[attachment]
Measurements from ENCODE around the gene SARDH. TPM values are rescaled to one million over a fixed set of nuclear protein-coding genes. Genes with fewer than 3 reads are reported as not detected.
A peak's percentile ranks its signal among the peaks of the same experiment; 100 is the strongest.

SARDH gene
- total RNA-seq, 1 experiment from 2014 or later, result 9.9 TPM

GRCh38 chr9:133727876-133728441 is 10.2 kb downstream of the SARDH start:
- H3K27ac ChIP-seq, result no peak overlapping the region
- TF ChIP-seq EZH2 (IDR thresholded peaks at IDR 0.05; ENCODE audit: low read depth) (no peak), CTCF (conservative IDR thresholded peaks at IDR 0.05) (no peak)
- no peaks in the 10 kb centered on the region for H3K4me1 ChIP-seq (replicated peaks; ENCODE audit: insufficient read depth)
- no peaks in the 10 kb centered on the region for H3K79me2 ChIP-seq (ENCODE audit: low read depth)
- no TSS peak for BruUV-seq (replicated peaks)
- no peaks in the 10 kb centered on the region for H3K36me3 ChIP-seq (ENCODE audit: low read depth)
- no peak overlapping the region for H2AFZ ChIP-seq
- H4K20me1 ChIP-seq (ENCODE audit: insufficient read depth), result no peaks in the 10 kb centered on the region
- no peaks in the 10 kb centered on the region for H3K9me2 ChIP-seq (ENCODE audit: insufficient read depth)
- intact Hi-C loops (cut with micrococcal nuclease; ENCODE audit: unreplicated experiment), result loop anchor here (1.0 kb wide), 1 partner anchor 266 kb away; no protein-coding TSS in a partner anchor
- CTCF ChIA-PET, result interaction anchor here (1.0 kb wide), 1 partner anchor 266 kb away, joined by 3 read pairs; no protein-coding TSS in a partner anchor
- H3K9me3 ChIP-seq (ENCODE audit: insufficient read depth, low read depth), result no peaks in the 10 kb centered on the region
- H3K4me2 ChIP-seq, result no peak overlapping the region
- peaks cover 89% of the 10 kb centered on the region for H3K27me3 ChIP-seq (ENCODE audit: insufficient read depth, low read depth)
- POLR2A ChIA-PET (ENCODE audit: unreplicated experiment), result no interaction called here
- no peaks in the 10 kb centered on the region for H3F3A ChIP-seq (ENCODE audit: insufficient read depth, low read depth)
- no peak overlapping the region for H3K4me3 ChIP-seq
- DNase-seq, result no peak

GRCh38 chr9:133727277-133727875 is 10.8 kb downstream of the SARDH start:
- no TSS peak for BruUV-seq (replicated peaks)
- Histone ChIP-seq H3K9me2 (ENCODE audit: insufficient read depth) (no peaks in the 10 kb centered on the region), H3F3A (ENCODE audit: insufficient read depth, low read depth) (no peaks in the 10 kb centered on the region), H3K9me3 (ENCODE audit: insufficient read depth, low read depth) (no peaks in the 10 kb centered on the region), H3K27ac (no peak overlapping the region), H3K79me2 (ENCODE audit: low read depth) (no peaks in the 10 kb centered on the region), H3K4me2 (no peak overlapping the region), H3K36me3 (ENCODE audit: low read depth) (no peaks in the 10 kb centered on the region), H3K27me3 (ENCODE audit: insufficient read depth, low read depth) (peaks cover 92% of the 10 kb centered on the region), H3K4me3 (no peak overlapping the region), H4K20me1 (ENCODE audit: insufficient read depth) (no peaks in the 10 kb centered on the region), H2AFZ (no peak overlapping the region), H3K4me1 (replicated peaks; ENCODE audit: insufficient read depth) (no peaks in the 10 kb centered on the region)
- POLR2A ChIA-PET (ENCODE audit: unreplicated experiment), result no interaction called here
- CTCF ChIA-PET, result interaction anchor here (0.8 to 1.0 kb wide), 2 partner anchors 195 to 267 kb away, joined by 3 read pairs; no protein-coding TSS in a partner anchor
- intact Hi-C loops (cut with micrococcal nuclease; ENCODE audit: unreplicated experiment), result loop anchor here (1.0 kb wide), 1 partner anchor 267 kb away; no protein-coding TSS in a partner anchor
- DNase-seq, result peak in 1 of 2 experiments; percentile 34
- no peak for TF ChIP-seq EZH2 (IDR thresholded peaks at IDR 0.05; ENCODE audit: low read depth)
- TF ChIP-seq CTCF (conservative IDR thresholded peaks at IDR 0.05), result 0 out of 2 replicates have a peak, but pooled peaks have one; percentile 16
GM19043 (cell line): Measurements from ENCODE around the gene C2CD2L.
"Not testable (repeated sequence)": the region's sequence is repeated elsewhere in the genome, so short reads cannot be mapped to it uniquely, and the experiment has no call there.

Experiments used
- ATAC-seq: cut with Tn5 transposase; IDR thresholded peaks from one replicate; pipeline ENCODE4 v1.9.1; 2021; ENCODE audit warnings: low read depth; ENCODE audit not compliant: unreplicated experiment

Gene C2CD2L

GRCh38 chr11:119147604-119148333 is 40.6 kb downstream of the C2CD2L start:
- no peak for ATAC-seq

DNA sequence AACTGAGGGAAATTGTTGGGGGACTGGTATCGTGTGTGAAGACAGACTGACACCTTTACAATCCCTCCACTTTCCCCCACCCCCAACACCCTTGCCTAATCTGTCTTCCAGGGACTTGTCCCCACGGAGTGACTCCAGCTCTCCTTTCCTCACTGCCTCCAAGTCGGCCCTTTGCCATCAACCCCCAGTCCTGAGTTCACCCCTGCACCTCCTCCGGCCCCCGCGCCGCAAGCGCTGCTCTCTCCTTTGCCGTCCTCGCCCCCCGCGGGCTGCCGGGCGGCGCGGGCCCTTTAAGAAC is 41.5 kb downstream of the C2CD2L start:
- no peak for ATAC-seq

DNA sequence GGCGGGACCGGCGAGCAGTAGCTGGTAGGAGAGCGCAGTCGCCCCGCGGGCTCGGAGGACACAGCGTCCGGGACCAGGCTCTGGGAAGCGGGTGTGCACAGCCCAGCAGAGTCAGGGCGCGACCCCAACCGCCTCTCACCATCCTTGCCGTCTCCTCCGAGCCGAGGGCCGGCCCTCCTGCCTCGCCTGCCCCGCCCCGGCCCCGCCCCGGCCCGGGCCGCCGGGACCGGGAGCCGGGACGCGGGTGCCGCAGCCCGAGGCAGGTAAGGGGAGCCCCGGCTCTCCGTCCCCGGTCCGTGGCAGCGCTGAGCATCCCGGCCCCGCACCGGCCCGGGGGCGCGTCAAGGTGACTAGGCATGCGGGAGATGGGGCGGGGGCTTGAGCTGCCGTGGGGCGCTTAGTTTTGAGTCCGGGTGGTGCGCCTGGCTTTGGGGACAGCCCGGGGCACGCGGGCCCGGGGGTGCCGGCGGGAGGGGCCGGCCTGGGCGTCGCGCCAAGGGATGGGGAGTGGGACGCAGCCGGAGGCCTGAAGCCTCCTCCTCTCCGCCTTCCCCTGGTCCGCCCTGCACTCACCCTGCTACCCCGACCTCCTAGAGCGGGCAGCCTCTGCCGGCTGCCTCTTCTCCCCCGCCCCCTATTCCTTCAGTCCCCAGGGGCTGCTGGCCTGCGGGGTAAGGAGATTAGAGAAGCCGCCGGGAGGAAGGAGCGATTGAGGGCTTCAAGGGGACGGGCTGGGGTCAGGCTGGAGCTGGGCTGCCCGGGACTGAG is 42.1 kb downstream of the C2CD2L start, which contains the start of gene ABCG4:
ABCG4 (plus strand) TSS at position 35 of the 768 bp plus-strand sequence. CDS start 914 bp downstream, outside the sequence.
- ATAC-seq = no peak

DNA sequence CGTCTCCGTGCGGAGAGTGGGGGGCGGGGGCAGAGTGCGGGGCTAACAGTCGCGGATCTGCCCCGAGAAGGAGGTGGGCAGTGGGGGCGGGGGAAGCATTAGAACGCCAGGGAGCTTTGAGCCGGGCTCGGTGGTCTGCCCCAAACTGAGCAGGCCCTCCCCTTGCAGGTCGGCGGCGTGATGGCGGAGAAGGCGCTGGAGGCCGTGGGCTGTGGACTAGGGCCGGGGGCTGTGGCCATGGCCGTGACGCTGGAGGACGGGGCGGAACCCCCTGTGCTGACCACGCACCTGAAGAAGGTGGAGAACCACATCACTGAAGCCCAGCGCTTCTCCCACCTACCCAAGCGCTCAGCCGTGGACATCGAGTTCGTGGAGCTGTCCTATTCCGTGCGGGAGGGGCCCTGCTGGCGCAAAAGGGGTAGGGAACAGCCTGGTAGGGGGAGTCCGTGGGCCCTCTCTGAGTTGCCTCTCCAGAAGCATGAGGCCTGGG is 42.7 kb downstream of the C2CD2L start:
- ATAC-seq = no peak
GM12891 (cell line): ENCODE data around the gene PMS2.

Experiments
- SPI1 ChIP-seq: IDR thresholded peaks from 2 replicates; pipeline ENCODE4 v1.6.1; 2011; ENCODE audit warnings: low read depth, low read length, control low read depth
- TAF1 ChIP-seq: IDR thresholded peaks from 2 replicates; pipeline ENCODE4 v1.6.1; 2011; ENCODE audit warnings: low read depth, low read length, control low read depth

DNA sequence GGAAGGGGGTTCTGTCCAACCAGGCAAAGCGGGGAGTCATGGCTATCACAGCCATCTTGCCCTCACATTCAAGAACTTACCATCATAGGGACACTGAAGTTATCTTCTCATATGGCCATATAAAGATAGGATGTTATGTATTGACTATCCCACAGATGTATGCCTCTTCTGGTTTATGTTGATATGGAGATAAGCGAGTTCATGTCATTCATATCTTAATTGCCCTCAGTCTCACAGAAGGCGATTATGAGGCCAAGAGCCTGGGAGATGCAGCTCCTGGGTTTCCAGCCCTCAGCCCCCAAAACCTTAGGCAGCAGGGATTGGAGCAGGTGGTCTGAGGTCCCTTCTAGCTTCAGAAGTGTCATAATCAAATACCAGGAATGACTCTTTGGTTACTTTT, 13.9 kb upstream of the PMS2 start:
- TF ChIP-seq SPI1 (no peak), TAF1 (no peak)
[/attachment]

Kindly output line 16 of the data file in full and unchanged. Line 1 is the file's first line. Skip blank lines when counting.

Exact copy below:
- CTCF ChIA-PET, result interaction anchor here (1.0 kb wide), 1 partner anchor 266 kb away, joined by 3 read pairs; no protein-coding TSS in a partner anchor